In an apparent win for billionaire Elon Musk, officials in Alameda County, California, say they have agreed to allow Tesla’s headquarters in Fremont to “possibly reopen” as early as next week — despite the fact that the facility already fired up its production line days ago.
What are the details?
On Wednesday, Alameda County issued a statement saying authorities had “received Tesla’s site-specific Fremont COVID-19 Prevention and Control plan yesterday as anticipated.” The press release noted that officials had reviewed the plan and made “some additional safety recommendations.”
“If Tesla’s Prevention and Control Plan includes these updates, and the public health indicators remain stable or improve,” the memo read, “we have agreed that Tesla can begin to augment their Minimum Business Operations this week in preparation for possible reopening as soon as next week.”
Alameda County’s move was largely interpreted to be both an attempt to save face and a win for Tesla founder and CEO Elon Musk, who declared on Monday that the plant would resume production that day and that he would be working “on the line with everyone else.” The entrepreneur even dared officials to arrest him.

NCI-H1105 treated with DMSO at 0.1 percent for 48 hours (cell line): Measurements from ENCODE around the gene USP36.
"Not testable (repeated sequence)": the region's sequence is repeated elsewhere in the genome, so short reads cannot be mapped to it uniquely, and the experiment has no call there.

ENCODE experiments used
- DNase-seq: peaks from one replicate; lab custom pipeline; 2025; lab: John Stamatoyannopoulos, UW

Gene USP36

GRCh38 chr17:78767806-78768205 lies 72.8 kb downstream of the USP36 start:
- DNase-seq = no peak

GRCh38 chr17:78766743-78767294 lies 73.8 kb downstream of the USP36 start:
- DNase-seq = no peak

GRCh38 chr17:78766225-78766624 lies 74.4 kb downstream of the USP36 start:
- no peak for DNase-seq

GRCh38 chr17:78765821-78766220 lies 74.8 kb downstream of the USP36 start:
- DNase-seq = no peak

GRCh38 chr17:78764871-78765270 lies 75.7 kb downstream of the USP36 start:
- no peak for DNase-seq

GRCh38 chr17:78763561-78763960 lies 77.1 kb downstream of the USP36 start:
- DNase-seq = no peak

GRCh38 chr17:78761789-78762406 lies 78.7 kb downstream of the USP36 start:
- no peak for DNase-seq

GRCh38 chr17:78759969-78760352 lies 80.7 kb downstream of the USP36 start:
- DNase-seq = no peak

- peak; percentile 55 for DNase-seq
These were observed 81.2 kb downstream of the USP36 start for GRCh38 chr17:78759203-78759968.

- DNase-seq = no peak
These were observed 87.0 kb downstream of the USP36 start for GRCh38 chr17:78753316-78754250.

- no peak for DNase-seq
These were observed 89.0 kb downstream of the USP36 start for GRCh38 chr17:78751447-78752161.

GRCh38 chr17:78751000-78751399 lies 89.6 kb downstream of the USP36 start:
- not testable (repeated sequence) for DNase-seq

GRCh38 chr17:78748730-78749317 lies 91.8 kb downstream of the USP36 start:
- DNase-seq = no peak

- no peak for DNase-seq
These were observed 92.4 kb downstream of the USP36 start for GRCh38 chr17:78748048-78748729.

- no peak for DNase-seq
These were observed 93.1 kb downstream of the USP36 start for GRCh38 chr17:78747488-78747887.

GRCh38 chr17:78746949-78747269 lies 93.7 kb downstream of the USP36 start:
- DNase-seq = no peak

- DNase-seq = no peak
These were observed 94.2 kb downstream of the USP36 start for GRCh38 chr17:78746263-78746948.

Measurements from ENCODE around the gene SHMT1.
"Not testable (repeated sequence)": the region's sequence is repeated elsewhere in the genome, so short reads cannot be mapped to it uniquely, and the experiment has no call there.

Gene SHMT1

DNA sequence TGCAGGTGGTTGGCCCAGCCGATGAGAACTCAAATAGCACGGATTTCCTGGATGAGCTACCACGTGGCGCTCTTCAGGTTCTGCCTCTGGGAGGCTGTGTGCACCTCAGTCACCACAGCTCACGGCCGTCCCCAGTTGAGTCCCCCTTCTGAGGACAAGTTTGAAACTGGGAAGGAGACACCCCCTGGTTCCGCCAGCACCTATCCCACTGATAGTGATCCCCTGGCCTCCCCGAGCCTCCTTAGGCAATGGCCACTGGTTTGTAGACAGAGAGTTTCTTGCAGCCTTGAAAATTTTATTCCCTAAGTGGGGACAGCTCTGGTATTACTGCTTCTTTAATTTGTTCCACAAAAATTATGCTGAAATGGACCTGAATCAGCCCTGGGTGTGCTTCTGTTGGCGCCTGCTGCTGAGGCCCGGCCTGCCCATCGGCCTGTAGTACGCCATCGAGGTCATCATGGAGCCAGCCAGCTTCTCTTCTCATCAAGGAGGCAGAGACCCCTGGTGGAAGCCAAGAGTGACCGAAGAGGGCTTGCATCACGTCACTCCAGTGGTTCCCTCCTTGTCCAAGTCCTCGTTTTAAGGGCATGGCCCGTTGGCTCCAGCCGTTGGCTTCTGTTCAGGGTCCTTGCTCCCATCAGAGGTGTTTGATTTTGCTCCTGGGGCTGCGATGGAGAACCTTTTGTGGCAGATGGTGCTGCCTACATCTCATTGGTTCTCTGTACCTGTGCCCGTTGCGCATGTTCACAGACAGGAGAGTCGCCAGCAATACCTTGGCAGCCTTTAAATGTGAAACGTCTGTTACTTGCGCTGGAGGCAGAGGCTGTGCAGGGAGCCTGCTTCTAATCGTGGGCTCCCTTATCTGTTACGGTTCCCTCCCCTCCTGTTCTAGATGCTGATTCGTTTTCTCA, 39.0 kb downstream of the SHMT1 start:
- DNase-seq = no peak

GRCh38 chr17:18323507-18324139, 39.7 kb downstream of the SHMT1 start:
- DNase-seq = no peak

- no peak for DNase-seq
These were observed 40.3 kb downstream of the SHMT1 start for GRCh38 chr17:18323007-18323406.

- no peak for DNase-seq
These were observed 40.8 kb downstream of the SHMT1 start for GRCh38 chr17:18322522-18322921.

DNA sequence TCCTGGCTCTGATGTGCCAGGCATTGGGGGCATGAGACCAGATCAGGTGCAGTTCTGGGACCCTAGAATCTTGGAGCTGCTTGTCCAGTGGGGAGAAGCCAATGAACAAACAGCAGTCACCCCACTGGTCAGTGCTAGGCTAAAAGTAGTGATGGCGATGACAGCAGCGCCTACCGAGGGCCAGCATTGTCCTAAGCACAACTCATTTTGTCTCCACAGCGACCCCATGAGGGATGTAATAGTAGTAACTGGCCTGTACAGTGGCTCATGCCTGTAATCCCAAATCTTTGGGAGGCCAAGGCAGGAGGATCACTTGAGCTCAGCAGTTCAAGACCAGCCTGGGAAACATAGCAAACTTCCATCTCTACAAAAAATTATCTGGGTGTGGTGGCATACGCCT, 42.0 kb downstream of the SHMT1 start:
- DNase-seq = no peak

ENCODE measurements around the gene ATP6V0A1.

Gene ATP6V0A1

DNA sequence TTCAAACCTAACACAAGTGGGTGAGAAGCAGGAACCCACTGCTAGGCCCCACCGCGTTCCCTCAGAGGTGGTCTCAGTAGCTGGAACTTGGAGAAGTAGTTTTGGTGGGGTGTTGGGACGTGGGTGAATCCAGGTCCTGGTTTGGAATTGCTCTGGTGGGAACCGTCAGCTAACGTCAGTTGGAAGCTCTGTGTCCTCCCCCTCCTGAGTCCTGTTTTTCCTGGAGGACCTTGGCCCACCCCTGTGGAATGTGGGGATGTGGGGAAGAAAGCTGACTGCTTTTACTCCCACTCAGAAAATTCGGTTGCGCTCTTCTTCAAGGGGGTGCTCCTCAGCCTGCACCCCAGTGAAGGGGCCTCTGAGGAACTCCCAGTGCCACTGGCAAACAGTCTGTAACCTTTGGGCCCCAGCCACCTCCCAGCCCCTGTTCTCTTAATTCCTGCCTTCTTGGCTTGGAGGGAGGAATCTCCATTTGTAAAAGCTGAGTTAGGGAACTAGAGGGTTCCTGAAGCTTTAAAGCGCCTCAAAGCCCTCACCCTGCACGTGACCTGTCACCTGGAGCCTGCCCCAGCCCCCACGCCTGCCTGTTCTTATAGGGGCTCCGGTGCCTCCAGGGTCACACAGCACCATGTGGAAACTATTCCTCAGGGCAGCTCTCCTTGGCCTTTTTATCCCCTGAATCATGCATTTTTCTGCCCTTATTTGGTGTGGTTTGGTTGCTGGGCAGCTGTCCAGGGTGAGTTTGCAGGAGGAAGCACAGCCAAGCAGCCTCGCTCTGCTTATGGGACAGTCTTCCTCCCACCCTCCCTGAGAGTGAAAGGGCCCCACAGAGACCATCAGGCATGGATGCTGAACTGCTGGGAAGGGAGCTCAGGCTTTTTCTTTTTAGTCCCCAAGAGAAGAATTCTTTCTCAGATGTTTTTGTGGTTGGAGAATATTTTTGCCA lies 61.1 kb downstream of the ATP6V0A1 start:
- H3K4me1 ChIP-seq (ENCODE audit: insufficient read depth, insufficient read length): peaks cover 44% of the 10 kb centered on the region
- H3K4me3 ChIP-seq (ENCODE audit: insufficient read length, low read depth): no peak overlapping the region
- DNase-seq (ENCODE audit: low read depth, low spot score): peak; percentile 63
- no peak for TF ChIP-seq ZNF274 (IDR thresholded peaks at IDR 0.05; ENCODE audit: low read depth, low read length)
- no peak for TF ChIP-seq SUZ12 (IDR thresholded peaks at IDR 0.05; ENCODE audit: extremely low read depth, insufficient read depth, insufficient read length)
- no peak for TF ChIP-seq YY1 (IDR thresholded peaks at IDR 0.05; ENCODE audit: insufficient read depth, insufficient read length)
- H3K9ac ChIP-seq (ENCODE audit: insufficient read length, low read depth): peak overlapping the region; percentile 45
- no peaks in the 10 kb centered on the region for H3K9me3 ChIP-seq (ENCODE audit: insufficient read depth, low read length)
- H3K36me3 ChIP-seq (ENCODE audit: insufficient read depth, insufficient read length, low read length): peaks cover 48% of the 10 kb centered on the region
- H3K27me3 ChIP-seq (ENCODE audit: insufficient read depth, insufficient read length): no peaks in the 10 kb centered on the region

Footage from local station KPIX-TV showed workers filing in and out of the factory before dawn on Monday during a shift change.
Musk engaged in a very public feud with county officials who insisted on a continued ban on manufacturing despite the fact that California Gov. Gavin Newsom (D) had announced retail and manufacturing in the state could resume last Friday with safety measures in place.
On Saturday, Tesla filed a lawsuit against the county and Musk took to Twitter threatening to move his electric car company out of California to the more freedom-friendly states of Texas and Nevada. He wrote, ‘If we even retain Fremont manufacturing activity at all, it will be dependent on how Tesla is treated in the future. Tesla is the last carmaker left in CA.”